What’s messing with our hormones?
Something is desperately wrong. Hormonal diseases are on the rise. Nowadays, everyone knows someone who suffers from Polycystic Ovaries. Did you know that one generation ago this disease was completely unknown? If a woman missed a period back then, it was because she was pregnant or had reached menopause.
Polycystic ovaries are just the tip of an iceberg. There are a host of conditions relating to the male and female hormonal (endocrine) systems that are becoming more common. These are conditions like fibroids, ovarian cysts, and endometriosis in women, and falling sperm counts and fertility rates in men. Worryingly, hormone related cancers are also on the rise in both men and women.
Research has started to suggest that there are a host of modern chemicals previously deemed to be completely safe, but are now known to be endocrine disruptors. These endocrine disruptors are so common, it’s no surprise that the problem has become widespread. I can guarantee that over the next few years you will be hearing a lot more about endocrine disruptors. The US FDA has already started to ban and phase out some of these, but it’s going to take years. In the meantime countries like Trinidad and Tobago are likely to become dumping grounds for products containing these chemicals as they can no longer be sold in the developed world.
Here is a list of some of the most common exposures to endocrine disruptors, along with a few things you can do differently to reduce your risk.
Avoid products labelled “antibacterial”
Such as hand sanitizers, antibacterial soaps, and antibacterial cleansing wipes. Our parents and grandparents were definitely NOT using these products back then, and guess what, they weren’t any worse for it. Substances like triclosan and triclocarban which can be found in soaps, mouth washes and toothpastes are known to disrupt the function of the thyroid gland and destroy the healthy bacteria in the gut.
Switch to more natural soaps and cleaning products. Try vinegar for cleaning floors and surfaces. Your body will thank you.
Stop drinking water stored in plastic
Food grade plastics like PET and BPA are known endocrine disruptors and many researchers are very concerned. PET plastics are used in water bottles and nearly everyone drinks bottled water now. The studies for safety of water bottles are done at temperatures below 25 degrees celsius. However, every day in Trinidad the temperature rises above 25 degrees. High concentrations of phthalates the chemical responsible for messing with our hormones are found in water stored in plastics over 40 degrees. This is a normal scenario in warehouses and delivery vans everyday in our country. The lining of cans contain BPA plastic, another known hormone disruptor linked to cancers. Microwaving in plastic containers also increases toxic plastic residues in food.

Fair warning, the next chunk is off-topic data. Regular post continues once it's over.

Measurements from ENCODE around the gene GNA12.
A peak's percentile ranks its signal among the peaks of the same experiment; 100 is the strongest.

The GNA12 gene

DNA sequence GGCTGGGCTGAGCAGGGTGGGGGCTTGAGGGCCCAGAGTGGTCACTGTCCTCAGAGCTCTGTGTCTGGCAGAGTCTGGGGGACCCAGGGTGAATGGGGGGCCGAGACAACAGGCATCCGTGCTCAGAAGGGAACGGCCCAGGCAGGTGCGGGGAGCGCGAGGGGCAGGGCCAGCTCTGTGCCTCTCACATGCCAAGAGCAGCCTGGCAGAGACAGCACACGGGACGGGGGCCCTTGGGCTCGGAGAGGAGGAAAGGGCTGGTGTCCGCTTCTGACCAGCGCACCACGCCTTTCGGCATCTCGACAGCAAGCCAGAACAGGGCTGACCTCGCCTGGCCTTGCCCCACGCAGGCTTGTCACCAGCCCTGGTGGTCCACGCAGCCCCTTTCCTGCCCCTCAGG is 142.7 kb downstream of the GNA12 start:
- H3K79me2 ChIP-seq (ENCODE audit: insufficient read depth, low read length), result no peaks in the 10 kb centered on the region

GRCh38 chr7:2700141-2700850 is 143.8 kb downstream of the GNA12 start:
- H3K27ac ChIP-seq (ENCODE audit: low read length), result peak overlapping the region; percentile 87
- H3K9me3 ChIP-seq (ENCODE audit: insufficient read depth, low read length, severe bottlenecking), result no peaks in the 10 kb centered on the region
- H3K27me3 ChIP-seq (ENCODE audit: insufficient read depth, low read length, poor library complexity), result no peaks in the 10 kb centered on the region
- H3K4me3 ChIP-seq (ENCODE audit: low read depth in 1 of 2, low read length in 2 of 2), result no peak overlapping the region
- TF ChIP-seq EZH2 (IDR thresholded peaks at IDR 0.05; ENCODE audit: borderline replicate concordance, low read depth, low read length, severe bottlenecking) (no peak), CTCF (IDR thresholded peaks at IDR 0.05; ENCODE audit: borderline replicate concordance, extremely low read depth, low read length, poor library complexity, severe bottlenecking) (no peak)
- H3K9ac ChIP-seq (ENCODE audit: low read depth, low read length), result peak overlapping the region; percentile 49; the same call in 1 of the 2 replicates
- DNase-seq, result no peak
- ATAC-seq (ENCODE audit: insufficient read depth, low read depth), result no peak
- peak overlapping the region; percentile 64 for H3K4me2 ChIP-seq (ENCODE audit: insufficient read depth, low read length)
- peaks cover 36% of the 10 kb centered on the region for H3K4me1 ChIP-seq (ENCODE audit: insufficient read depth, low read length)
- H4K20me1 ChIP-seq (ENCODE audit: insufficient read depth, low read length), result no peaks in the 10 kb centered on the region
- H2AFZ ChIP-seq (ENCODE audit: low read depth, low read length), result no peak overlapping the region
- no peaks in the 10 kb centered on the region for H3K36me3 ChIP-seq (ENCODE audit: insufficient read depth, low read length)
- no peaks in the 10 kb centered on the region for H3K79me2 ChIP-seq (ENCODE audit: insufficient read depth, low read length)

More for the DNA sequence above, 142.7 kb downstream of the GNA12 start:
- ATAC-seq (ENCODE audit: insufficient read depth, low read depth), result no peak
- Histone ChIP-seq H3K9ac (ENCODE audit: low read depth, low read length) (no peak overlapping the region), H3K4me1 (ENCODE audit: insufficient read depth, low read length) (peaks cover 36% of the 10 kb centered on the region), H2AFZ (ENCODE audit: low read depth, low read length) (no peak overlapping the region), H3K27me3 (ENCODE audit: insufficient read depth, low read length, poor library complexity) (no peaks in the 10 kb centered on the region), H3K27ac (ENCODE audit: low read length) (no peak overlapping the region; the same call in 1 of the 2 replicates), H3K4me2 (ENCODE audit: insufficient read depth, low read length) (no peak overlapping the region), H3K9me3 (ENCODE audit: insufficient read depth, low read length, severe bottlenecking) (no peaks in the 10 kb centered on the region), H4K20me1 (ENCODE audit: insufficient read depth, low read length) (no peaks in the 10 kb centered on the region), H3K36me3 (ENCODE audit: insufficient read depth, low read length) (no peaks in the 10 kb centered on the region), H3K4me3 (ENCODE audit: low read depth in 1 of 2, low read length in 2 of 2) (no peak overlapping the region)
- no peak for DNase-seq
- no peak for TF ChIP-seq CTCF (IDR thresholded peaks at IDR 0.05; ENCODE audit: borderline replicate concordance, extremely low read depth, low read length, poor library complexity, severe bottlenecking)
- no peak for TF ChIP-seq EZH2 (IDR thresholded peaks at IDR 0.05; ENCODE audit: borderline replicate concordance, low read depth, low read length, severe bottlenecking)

Store water in stainless steel containers and glass bottles, avoid canned foods and microwave (if you must) in glassware or stone ware.
Stay away from artificial fragrances
These are found in air fresheners, scented candles and some perfumes. Phthalates are used in the fragrance industry to prolong the scents of air freshener products.
Try using aroma oils and natural scents instead.
Cut out GMO and non-organic grains
Ever wonder why so many people can’t digest flour and gluten anymore? Glyphosate is the most commonly used weedicide worldwide. Its heavily used in Genetically Modified foods and in non-organic grain crops such as wheat, oats, and corn coming from the US. This is because glyphosate is used to increase the ease of harvesting the crop, a process called glyphosate drying. All of this to say that glyphosate levels are shockingly high in our food supply. Glyphosate is a potent endocrine disruptor and it also destroys the health of the good bacteria in the gut. When our gut bacteria is disrupted so is our digestion of complex proteins like gluten.
Minimise the use of US grains such as corn, wheat, and oats, unless organic. Genetically Modified foods should be avoided for the same reasons. It is relatively safer to use grains from Europe, as these have lower pesticide residues.